Reflections on peace and Tibet
By ATC Executive Officer Zoë Bedford
Today is the International Day of Peace, so I thought I would reflect on the topic of peace and Tibet.
The Tibetan struggle has contributed to peace over the years, as it is a struggle rooted in nonviolent resistance. The Chinese Government occupied Tibet in a violent manner with tanks and military troops and has since employed violence, repressing the Tibetan people with arrests, torture, deaths in custody, the destruction of monasteries. The people of Tibet have remained steadfast in their nonviolent methodology of resistance such as; protest, non-cooperation, collective action; Tibetans often use cultural and religious tactics such as mass circumambulation, Tibetan art, songs and poetry to express their veneration of the Dalai Lama, their love of their homeland and the desire for freedom.
It is important to also recognise the part YOU play in the Tibetan struggle.
The Tibetan struggle is international and supporters around the world have ensured that the violent repression of Tibet is not going unnoticed. The important role that Tibet supporters worldwide play in appealing to our governments and demanding action, for example with the Magnitsky Act – that would allow Australia to impose sanctions on the worst human rights abusers in the Chinese Government. This campaign and others are the way that Australians can contribute peacefully to a world where the Dalai Lama’s dream of Tibet as a zone of peace could come true.
The nonviolent nature of the Tibetan struggle has been spearheaded by the Dalai Lama who made a pledge to nonviolence at the site of Gandhi’s cremation in India; saying “As I stood there, I wondered what wise council the Mahatma would have given me if he had been alive,” wrote the Dalai Lama years later in his autobiography. “I felt sure he would have thrown all his strength of will and character into a peaceful campaign for the freedom of the people of Tibet … I made up my mind … to follow his lead whatever difficulties might confront me. I determined more strongly than ever that I could never associate myself with acts of violence.”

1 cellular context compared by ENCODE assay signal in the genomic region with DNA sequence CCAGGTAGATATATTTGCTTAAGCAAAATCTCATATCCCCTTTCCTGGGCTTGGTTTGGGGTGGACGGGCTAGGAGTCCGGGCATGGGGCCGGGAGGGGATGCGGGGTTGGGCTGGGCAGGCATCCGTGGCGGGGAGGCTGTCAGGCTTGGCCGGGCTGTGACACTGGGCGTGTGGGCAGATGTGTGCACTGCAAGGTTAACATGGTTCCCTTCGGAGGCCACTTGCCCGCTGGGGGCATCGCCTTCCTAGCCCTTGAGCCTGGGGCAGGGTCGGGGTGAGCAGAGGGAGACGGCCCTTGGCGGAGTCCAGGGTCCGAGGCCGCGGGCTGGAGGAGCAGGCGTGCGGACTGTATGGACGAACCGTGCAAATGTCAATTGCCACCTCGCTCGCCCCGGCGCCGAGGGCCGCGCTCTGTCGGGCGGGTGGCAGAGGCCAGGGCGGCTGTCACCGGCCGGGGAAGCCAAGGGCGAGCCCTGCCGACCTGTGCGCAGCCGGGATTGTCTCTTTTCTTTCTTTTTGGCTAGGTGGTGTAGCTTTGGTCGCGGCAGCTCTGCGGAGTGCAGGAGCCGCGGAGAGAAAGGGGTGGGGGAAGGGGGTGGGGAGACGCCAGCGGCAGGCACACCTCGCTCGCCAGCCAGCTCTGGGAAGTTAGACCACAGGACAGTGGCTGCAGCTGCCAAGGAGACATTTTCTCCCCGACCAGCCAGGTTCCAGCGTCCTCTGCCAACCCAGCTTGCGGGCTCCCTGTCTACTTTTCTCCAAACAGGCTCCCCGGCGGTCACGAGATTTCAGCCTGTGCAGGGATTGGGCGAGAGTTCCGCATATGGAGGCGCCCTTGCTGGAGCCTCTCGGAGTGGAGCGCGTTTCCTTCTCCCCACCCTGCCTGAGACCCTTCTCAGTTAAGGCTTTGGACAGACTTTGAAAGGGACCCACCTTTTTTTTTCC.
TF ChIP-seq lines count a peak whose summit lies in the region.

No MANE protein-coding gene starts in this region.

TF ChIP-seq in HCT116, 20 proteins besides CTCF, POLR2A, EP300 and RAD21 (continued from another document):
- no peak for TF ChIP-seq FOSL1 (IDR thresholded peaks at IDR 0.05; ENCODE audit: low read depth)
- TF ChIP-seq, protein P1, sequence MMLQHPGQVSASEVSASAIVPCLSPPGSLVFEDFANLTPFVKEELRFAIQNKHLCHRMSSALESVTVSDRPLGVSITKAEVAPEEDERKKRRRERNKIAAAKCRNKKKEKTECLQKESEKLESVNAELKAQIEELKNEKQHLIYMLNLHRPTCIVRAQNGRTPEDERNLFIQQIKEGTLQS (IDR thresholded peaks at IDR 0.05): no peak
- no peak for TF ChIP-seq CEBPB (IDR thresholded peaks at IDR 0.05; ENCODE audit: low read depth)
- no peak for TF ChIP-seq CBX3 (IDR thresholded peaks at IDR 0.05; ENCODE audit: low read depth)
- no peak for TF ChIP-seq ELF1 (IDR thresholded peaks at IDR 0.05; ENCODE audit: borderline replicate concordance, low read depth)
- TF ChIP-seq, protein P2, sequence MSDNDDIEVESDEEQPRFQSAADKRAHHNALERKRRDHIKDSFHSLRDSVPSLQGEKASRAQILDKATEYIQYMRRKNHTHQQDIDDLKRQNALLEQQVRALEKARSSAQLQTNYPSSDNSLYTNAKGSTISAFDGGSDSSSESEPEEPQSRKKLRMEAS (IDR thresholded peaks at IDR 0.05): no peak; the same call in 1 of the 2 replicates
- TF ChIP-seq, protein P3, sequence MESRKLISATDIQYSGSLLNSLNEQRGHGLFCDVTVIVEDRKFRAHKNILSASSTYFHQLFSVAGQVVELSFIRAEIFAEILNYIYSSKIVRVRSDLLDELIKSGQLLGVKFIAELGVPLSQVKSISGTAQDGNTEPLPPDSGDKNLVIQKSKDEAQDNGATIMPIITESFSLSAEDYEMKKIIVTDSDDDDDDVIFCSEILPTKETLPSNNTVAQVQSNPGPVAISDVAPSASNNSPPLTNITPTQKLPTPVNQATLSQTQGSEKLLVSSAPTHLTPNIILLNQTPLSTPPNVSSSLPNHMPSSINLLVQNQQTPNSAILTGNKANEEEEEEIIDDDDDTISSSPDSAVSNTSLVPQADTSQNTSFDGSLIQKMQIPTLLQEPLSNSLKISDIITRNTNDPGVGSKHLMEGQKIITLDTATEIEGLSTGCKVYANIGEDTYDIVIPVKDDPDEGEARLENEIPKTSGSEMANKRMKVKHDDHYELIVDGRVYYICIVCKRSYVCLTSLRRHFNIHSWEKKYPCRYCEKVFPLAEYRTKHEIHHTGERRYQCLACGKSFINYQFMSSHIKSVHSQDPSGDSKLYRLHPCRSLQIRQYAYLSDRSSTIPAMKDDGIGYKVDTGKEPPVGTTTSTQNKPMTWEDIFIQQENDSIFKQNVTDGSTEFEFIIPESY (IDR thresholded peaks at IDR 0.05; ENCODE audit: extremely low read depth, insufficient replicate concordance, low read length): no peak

From a movement that was largely built around the expression of opposition to the Chinese Government occupation of their homeland, the Tibetan people have transformed their resistance into a more sophisticated struggle in which the focus is on mind, speech and action. Tibetan liberation from the colonised mindset is key to their political liberation. The fact that Tibetans are waging a quiet but resilient nonviolent movement in an immensely repressive political climate shows that there are ways to resist even the deepest acts of violence. Indeed, research that made a quantitative analysis of 323 movements over the course of a century concluded that nonviolent movements were more than twice as likely to succeed as armed movements. The nonviolent struggle of Tibet is a hopeful pathway with both a moral superiority but also a superiority in achieving a successful outcome .
Every time you speak out about a Tibetan who has been imprisoned for their beliefs, who has been tortured for speaking out, every time you write to the Australian Government to make a positive change for Tibet, you are contributing to the Tibetan peoples nonviolent struggle.
Over 30 years ago the Dalai Lama outlined his 5 Point Peace plan, with a commitment to Tibet being a zone for peace, buffering the two major powers of China and India and demanding respect for Tibet’s natural environment and for the Tibetan people’s fundamental rights and freedoms. For decades the people of Tibet have been consistent in their desire to forge for themselves a peaceful future, free from the violent occupation that they are currently enduring. Tibetans inside Tibet have shown resilience and the power to stay true to a nonviolent pathway in the face of violent oppression. Tibetan religious leaders who now often live in exile as refugees teach pathways for individuals to inner peace. Earlier this year the Dalai Lama still spoke on Tibetan culture and its potential to contribute to peace, stating “that taking an interest in it is a practical step. It’s not so much a question of maintaining customs for their own sake, but of preserving the knowledge, the cultural tradition conveys. In this case, what is useful and beneficial is the means to cultivate peace of mind and so contribute to peace in the world.”
Remember also that you have played an important part in Tibet’s nonviolent struggle. The pressure that Tibet supporters here in Australia and around the world put on their governments to acknowledge the nonviolent resistance of Tibetan people to the Chinese government’s violent repression plays a part in supporting the Tibetan people’s resistance movement.
Without the support of people like you and your commitment to the possibility of a future Tibet being one of self-determination of Tibetan people and transformed under the Dalai Lama’s five point peace plan, ATC would not be able to continue our work for Tibet. Please consider signing up to our monthly giving program, Voice for Tibet, from as little as $10 per month you could be helping ATC continue our work for the nonviolent struggle of Tibetan people.
 The Tibetan Nonviolent Struggle: A Strategic and Historical Analysis by Tenzin Dorjee